As parents of teens, many of you may have overheard the terms honey oil, wax, dabs, budder, shatter, or black glass. These terms don’t refer to a new brand of candy or soft-drink. Instead, they are street names for marijuana concentrates that are becoming more popular among teenagers recently. Surprisingly, about one in four teens admit to having tried marijuana concentrates at least once. What is even more alarming is that seven out of ten kids who use marijuana also use the concentrates. With that in mind, let’s look at what they are and why we should be concerned about teens using marijuana concentrates.
How is Marijuana Concentrate Made?
Several different methods are used to extract THC. The butane extraction process involves stuffing cannabis plant material into a pipe or glass container. The material is heated with a butane torch or lighter. The THC content from this process can be as high as 80 to 90%.
The final consistency of the concentrate is what determines the nickname. For instance, shatter refers to the glass-like consistency that shatters when handled. Budder, wax, or sap are the names to describe other textures of the concentrate that result from this process.
Also, with the butane method, the final product contains traces of contaminants from the butane along with pesticides or other ingredients.
How Do People Use Pot Concentrates?
One popular method of ingestion involves infusing the concentrate into food or drinks. However, smoking is the most popular method. Teens may use water or oil pipes to smoke pot concentrates. However, ingestion via electronic cigarettes, known as e-cigarettes, is gaining popularity. This method is a smokeless and odorless way to ingest pot concentrates without detection. It also produces an instant high. Teens refer to this as dabbing or vaping, which sounds harmless, but can be quite dangerous.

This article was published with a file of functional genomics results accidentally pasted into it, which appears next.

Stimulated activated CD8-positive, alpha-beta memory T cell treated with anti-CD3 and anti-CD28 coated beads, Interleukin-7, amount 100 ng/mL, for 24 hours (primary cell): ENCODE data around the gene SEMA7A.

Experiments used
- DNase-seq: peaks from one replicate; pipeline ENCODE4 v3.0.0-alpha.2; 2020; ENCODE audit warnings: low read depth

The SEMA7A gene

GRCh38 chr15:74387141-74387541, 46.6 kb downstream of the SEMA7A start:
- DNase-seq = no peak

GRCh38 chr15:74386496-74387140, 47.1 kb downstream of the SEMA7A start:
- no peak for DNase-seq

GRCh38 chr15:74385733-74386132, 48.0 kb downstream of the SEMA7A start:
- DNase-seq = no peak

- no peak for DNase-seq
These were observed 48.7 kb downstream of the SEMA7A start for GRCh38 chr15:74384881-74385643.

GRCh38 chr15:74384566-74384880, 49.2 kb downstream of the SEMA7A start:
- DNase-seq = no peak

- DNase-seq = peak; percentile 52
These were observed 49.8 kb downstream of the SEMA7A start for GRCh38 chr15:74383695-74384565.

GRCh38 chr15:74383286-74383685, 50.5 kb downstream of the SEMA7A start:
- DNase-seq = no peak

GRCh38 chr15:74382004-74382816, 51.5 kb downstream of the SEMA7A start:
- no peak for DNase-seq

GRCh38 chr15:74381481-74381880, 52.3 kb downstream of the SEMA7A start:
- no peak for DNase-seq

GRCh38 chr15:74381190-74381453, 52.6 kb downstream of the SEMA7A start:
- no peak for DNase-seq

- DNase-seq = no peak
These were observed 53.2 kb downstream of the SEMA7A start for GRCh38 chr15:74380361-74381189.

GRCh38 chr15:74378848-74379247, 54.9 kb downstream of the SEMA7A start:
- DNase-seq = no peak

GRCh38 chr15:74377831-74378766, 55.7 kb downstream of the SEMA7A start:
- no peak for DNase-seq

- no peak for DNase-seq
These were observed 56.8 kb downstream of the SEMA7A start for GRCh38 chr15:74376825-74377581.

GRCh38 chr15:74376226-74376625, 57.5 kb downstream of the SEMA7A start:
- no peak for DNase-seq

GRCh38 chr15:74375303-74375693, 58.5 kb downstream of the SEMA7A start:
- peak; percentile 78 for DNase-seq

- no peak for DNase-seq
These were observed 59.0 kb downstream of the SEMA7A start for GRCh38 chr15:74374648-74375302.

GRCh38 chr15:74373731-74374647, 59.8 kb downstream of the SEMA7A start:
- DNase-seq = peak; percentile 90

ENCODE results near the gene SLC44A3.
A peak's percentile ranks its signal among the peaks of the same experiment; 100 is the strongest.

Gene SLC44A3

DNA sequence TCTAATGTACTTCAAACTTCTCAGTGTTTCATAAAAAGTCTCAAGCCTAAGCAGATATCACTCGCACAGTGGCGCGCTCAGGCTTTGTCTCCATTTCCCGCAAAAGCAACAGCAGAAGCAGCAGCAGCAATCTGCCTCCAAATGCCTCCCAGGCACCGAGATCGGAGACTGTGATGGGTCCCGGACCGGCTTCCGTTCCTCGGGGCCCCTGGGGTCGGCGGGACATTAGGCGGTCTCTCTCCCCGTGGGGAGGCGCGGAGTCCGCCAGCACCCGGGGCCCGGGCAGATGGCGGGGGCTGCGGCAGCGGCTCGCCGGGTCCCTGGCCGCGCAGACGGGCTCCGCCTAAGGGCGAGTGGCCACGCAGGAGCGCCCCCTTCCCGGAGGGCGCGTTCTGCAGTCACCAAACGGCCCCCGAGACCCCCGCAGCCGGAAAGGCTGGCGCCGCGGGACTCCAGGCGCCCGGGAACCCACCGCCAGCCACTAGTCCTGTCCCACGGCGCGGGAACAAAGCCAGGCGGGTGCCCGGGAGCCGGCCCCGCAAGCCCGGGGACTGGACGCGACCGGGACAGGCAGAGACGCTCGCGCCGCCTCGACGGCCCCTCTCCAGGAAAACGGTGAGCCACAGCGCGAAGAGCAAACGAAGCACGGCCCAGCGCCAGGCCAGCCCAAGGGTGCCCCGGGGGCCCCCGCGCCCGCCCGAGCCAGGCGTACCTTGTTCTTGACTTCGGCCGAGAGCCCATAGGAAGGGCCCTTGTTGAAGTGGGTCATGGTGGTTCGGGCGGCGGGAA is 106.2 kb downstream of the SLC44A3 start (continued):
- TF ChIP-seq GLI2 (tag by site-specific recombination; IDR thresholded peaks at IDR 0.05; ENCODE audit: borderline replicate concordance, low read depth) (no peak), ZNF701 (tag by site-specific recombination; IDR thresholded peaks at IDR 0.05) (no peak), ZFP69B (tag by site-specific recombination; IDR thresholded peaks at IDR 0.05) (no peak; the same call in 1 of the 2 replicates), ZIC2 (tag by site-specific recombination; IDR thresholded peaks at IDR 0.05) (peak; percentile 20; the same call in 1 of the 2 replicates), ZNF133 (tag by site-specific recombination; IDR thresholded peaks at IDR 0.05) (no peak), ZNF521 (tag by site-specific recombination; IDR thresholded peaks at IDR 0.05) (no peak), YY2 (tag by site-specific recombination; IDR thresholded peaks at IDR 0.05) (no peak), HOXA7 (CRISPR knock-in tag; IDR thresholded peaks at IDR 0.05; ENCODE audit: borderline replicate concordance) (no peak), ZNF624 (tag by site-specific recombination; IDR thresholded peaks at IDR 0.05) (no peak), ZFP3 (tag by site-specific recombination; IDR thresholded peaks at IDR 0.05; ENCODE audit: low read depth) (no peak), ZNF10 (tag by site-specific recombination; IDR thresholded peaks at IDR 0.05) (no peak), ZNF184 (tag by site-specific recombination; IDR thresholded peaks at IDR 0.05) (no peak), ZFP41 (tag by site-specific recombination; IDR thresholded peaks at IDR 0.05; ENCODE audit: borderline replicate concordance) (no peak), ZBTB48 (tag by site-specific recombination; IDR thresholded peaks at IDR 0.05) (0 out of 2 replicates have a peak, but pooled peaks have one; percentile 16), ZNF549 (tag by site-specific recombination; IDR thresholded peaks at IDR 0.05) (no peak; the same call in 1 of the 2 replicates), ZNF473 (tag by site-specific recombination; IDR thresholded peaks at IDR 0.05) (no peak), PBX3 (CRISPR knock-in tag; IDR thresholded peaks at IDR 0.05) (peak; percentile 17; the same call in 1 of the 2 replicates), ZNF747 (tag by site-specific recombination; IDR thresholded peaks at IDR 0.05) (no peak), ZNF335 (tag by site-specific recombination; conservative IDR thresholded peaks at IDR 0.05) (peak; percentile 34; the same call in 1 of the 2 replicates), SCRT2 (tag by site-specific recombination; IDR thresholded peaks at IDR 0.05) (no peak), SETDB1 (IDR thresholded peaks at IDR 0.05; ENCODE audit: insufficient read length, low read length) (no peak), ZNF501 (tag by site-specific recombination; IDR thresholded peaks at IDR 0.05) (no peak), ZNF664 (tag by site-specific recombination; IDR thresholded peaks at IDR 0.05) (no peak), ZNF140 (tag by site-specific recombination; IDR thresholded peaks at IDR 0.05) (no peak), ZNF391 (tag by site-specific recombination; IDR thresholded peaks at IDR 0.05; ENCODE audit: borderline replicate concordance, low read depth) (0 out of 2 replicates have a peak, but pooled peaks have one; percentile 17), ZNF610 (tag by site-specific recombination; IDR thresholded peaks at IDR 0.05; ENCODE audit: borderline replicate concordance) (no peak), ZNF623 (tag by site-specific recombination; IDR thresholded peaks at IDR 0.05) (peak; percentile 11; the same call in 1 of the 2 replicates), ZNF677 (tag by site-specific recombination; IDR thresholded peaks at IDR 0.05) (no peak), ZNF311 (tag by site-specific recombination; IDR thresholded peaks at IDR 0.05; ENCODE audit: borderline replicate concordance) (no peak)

Is It Dangerous? Effects of Dabbing or Vaping
The most pronounced effect of dabbing or vaping is that the high concentration of THC causes intense psychological and physical side effects similar to those experienced with plant marijuana abuse. Overall, these effects include anxiety, paranoia, panic attacks, and hallucinations. The product can also cause increased heart rate and elevated blood pressure. Users can also experience withdrawal symptoms and risk of addiction.
The dangers of teens using marijuana concentrates are not yet fully known. However, experts agree that a young brain that is still developing can suffer adverse effects with repeated marijuana use. Lasting effects experienced by heavy pot users are learning disabilities, poor memory, and depression. Some chronic users of marijuana have respiratory and lung issues similar to those of long-term cigarette smoking.
Do Teens Face a Risk of Addiction to Pot Concentrates?
The risk of addiction is due in part to the highly concentrated THC levels. THC is the part of marijuana that causes a “high”. High doses of THC increase the risk of addiction, psychosis, and cognitive impairment.
In many cases, parents are unaware that their child is using marijuana concentrates. As a precaution, the FDA has imposed tighter restrictions of e-cigarettes in hopes of reducing marijuana abuse.
Article Source: bestdrugrehabilitation.com